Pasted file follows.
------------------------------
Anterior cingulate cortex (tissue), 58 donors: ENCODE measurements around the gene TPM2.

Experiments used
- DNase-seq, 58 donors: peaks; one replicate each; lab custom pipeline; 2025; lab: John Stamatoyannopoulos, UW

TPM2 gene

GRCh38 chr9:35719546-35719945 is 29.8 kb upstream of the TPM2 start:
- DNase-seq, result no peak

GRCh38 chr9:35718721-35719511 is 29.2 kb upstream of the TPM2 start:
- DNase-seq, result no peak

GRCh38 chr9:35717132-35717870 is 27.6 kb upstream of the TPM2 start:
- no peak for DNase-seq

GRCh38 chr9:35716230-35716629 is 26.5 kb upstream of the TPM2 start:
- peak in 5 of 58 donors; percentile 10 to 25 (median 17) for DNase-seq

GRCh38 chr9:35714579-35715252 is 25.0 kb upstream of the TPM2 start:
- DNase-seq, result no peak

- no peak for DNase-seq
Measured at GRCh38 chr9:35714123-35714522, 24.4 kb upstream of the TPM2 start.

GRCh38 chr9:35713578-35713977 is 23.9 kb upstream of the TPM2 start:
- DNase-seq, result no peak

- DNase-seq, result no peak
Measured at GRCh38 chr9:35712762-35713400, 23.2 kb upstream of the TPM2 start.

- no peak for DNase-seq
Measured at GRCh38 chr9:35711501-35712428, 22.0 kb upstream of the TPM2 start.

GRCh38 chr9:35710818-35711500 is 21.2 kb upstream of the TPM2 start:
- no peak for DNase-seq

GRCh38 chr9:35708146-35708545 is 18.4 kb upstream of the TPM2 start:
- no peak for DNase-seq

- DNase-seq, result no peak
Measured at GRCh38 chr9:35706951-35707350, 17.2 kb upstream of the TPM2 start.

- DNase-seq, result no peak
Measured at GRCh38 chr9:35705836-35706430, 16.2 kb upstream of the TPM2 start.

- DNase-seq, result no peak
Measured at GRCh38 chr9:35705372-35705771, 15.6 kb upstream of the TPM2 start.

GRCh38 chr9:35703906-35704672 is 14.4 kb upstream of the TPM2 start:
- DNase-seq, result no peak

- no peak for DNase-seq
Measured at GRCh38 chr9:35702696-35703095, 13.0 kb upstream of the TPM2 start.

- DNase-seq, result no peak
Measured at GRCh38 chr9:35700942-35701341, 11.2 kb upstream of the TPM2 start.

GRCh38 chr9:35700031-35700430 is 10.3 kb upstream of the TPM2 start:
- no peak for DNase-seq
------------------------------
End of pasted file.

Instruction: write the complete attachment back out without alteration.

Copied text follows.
Anterior cingulate cortex (tissue), 58 donors: ENCODE measurements around the gene TPM2.

Experiments used
- DNase-seq, 58 donors: peaks; one replicate each; lab custom pipeline; 2025; lab: John Stamatoyannopoulos, UW

TPM2 gene

GRCh38 chr9:35719546-35719945 is 29.8 kb upstream of the TPM2 start:
- DNase-seq, result no peak

GRCh38 chr9:35718721-35719511 is 29.2 kb upstream of the TPM2 start:
- DNase-seq, result no peak

GRCh38 chr9:35717132-35717870 is 27.6 kb upstream of the TPM2 start:
- no peak for DNase-seq

GRCh38 chr9:35716230-35716629 is 26.5 kb upstream of the TPM2 start:
- peak in 5 of 58 donors; percentile 10 to 25 (median 17) for DNase-seq

GRCh38 chr9:35714579-35715252 is 25.0 kb upstream of the TPM2 start:
- DNase-seq, result no peak

- no peak for DNase-seq
Measured at GRCh38 chr9:35714123-35714522, 24.4 kb upstream of the TPM2 start.

GRCh38 chr9:35713578-35713977 is 23.9 kb upstream of the TPM2 start:
- DNase-seq, result no peak

- DNase-seq, result no peak
Measured at GRCh38 chr9:35712762-35713400, 23.2 kb upstream of the TPM2 start.

- no peak for DNase-seq
Measured at GRCh38 chr9:35711501-35712428, 22.0 kb upstream of the TPM2 start.

GRCh38 chr9:35710818-35711500 is 21.2 kb upstream of the TPM2 start:
- no peak for DNase-seq

GRCh38 chr9:35708146-35708545 is 18.4 kb upstream of the TPM2 start:
- no peak for DNase-seq

- DNase-seq, result no peak
Measured at GRCh38 chr9:35706951-35707350, 17.2 kb upstream of the TPM2 start.

- DNase-seq, result no peak
Measured at GRCh38 chr9:35705836-35706430, 16.2 kb upstream of the TPM2 start.

- DNase-seq, result no peak
Measured at GRCh38 chr9:35705372-35705771, 15.6 kb upstream of the TPM2 start.

GRCh38 chr9:35703906-35704672 is 14.4 kb upstream of the TPM2 start:
- DNase-seq, result no peak

- no peak for DNase-seq
Measured at GRCh38 chr9:35702696-35703095, 13.0 kb upstream of the TPM2 start.

- DNase-seq, result no peak
Measured at GRCh38 chr9:35700942-35701341, 11.2 kb upstream of the TPM2 start.

GRCh38 chr9:35700031-35700430 is 10.3 kb upstream of the TPM2 start:
- no peak for DNase-seq